Caffè Corretto is also a good drink to aid digestion, not to mention that it is a delicious party in a cup. So you will surely enjoy a cup of Caffè Corretto after a long day of work or end your week with a bang with this Italian coffee blend.


Another coffee blend you will find in Italy is the Marocchino. The Marocchino is like a cross-breed of cappuccino and a cup of hot chocolate drink. This coffee drink is a velvety and rich coffee taste with a hint of strong cocoa flavor.

This is a great combo of coffee and chocolate, which makes it one of the dessert coffee that is famous in Italian bars. In addition, it is a great break for your daily strong coffee blends, which still gives you a strong yet velvety coffee and cocoa flavor.

Marocchino has a similarity with Barbajada but minus the whipped cream on top. Instead, it is served on a cup sprinkled with cocoa powder.

As you can notice, Italian coffees are a bit complicated. You can see coffee drinks that seem like the same, but you will perceive the difference as you taste the coffee. But the important aspect of all the coffee crafted by Italians is that it possesses the culture they want to share with the world.

The History of Italian Coffee

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The history of coffee begins in Ethiopia, where it was said to be discovered by a goat herder. His goat becomes energetic the entire day and would not want to sleep at night after consuming a specific type of berry.

The goat herder reported what he discovered to the abbot in their local monastery, who created a drink out of the said berry.

The abbot noticed that he is full of energy after consuming the drink he made and keeps him alert throughout the long hours of evening prayers.

The word about the said drink quickly spread as the abbot shared this discovery with the monks in their monastery. Finally, the news about coffee reached the Arabian peninsula, which initiates the journey of coffee to Italy and the entire world.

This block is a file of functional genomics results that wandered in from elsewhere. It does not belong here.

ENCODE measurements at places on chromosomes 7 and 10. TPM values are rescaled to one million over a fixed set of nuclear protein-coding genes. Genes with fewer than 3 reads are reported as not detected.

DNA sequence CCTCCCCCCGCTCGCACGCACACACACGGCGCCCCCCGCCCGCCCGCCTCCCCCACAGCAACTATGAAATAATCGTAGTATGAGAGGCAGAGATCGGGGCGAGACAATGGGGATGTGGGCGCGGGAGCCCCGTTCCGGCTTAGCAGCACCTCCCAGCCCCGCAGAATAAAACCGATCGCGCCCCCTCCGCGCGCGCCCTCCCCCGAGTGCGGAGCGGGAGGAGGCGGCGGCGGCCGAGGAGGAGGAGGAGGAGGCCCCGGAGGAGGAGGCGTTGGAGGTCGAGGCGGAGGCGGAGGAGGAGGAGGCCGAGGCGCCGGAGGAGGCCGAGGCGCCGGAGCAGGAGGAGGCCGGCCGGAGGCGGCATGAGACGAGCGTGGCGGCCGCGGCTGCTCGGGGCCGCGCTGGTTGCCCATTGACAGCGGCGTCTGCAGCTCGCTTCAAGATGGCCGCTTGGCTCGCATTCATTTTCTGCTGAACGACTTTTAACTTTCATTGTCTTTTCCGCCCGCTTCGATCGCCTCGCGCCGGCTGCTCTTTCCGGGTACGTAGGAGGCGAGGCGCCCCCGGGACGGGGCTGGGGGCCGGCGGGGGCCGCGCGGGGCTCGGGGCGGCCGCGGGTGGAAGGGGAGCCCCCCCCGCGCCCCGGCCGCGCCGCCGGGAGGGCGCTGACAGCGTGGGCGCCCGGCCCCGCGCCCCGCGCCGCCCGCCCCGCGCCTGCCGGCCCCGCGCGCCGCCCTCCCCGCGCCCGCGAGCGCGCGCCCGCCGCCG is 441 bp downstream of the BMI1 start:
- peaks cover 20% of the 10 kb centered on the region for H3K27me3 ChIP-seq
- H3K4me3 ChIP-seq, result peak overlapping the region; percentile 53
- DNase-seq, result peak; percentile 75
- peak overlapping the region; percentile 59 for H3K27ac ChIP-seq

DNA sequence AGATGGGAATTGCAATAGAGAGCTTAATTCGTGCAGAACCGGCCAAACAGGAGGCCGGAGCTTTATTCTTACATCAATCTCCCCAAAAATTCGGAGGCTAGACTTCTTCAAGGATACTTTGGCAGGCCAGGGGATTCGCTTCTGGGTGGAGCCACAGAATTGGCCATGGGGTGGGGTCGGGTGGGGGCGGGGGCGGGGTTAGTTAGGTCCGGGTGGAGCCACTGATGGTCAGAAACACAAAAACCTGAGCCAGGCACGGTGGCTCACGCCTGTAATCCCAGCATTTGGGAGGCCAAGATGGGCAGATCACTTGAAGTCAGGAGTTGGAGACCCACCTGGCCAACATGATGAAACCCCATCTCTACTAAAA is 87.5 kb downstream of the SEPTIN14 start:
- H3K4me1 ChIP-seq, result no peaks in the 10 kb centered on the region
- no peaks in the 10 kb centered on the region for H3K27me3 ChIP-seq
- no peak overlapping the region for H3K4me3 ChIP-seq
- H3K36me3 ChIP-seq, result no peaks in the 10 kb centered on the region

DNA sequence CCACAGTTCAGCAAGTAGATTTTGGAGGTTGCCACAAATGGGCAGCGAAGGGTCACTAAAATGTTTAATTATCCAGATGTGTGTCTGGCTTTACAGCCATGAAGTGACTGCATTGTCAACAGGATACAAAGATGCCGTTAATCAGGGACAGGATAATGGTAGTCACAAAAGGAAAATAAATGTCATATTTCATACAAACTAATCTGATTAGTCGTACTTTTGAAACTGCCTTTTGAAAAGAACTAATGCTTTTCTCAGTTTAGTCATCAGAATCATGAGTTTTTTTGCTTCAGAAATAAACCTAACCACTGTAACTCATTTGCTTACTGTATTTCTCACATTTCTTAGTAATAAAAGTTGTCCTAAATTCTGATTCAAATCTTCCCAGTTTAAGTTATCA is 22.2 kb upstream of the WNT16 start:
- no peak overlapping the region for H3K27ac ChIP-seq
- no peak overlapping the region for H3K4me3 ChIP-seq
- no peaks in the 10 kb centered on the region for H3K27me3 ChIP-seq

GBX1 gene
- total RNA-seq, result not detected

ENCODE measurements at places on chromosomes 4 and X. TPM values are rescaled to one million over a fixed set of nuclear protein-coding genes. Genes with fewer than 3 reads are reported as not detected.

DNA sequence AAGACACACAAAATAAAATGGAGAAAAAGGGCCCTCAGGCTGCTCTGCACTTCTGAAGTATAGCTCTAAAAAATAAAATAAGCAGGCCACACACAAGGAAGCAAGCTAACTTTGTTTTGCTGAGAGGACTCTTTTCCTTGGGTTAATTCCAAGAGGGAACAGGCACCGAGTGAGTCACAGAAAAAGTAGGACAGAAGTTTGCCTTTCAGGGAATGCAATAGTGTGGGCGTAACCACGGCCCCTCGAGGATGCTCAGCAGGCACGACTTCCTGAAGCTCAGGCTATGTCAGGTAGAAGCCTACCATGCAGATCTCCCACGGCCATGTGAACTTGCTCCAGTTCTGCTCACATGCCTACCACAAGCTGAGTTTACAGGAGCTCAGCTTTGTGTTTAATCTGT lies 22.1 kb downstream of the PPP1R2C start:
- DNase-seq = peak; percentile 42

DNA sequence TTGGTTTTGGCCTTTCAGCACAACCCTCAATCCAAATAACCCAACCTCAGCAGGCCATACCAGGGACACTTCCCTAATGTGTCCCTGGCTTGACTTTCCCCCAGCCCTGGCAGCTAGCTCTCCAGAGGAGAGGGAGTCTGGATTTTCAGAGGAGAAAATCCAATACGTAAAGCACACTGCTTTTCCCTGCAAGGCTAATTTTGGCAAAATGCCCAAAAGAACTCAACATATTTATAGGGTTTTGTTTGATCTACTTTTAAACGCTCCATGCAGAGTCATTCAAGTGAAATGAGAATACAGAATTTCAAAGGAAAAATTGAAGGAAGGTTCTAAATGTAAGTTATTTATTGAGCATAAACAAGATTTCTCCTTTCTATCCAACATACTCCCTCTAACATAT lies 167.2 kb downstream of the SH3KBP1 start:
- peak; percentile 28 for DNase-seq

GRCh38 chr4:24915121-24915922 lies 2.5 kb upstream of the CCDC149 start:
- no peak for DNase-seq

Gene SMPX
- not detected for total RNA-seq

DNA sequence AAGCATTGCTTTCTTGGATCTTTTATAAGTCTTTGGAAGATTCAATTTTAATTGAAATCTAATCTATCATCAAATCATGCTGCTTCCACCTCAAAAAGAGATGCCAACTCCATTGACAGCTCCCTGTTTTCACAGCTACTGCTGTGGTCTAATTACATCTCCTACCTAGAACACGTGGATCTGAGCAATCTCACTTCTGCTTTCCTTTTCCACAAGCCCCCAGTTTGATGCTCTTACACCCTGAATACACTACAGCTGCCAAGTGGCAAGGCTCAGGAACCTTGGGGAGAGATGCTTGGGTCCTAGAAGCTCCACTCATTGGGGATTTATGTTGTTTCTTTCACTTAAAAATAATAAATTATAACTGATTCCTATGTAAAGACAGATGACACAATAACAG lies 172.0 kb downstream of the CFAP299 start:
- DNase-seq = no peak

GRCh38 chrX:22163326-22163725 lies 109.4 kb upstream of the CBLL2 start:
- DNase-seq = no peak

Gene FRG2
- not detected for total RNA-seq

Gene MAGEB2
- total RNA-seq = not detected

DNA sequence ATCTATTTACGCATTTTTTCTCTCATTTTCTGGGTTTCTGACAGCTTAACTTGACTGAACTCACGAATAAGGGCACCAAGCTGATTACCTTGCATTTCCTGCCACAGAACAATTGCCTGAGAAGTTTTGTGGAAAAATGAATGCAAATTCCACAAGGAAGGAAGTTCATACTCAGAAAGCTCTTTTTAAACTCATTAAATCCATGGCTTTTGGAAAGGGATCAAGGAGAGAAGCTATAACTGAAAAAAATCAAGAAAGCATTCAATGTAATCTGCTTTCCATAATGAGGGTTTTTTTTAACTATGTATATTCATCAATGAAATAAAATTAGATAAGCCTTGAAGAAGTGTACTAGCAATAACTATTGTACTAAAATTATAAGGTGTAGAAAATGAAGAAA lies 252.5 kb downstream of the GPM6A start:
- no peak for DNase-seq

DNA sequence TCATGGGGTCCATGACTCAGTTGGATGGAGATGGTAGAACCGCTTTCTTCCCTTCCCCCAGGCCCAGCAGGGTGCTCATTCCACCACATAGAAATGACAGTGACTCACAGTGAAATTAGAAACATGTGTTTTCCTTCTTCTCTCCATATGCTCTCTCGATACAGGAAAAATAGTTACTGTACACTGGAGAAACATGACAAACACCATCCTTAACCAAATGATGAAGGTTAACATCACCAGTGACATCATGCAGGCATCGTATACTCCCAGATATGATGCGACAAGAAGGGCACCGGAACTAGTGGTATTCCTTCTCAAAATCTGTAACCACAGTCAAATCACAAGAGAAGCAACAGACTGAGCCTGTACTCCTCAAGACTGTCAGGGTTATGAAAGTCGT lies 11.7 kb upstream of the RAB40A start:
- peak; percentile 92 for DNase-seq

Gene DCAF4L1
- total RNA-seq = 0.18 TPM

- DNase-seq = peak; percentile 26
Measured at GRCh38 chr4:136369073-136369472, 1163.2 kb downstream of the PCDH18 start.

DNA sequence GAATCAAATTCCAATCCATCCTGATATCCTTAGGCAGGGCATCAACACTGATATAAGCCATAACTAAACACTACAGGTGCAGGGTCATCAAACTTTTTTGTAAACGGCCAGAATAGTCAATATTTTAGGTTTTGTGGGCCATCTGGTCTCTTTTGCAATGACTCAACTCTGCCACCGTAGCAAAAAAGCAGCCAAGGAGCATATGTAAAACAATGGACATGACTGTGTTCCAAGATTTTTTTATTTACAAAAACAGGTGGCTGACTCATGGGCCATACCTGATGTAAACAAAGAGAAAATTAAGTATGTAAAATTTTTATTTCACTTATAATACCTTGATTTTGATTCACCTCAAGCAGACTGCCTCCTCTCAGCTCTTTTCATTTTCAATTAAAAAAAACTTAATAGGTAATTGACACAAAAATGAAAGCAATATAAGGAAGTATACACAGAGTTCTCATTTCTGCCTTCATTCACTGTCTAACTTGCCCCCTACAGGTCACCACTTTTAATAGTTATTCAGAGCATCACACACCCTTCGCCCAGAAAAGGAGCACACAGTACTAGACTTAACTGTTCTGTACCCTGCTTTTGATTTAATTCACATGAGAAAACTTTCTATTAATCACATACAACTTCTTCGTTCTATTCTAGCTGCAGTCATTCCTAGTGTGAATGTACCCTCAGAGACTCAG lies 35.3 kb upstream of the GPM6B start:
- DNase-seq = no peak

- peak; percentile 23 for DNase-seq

The cultivation and trading of coffee started in the Arabian Peninsula short after the word reached their ears. During the 15th century, the Yemen district started growing coffee trees and become known in Persia, Egypt, Turkey, and Syria by the 16th Century.

As the popularity of coffee has become very significant in the Arabian Peninsula, the word about this bitter dark drink reached Europe.

As soon as it reaches the continent of Europe, it rapidly becomes popular. After that, however, suspicion and fear about the drink started, and they refer to it as the “bitter invention of Satan.”

Because of the controversy, then Pope Clement VIII intervened and took a sip of this dark beverage. The Pope finds it satisfying where he made the drink papal approved.

After the approval, coffee continues its journey from the Ethiopian plateau up to today, where coffee has become a staple of everyone’s breakfast worldwide.

The history of Italian coffee, on the other hand, started in Venice, Italy, in 1570. Paduan Prospero Alpino arrived from the east who brought sacks of coffee beans to Venice. The first consumers of coffee in Italy were the wealthiest citizens as it was sold expensively at the time.

Back then, you can only purchase coffee beans from pharmacies at a high cost. However, even with its high cost, the growth of the coffee industry was not hindered. In a short period, the popularity of coffee has increased throughout Italy.

When the year 1763 arrived, Venice holds about 218 coffee shops. Then, Italians started reinventing coffee and start making their own unique blend. Today, these Italian coffee blends are loved by Italians and all the coffee lovers from different walks of life around the world.

Enjoy A Cup With Us

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Do you want to experience and feel the aroma of Italian coffee without going to Italy? You can stop by and taste the best Italian dark roasted espresso blend at Rifugio’s Country Italian Cuisine. Enjoy its enhanced full-bodied and sweet flavor from its Southern Italian dark notes as you enjoy the scenery of Mount Baker Highway.

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About the author : Mr. Rifugio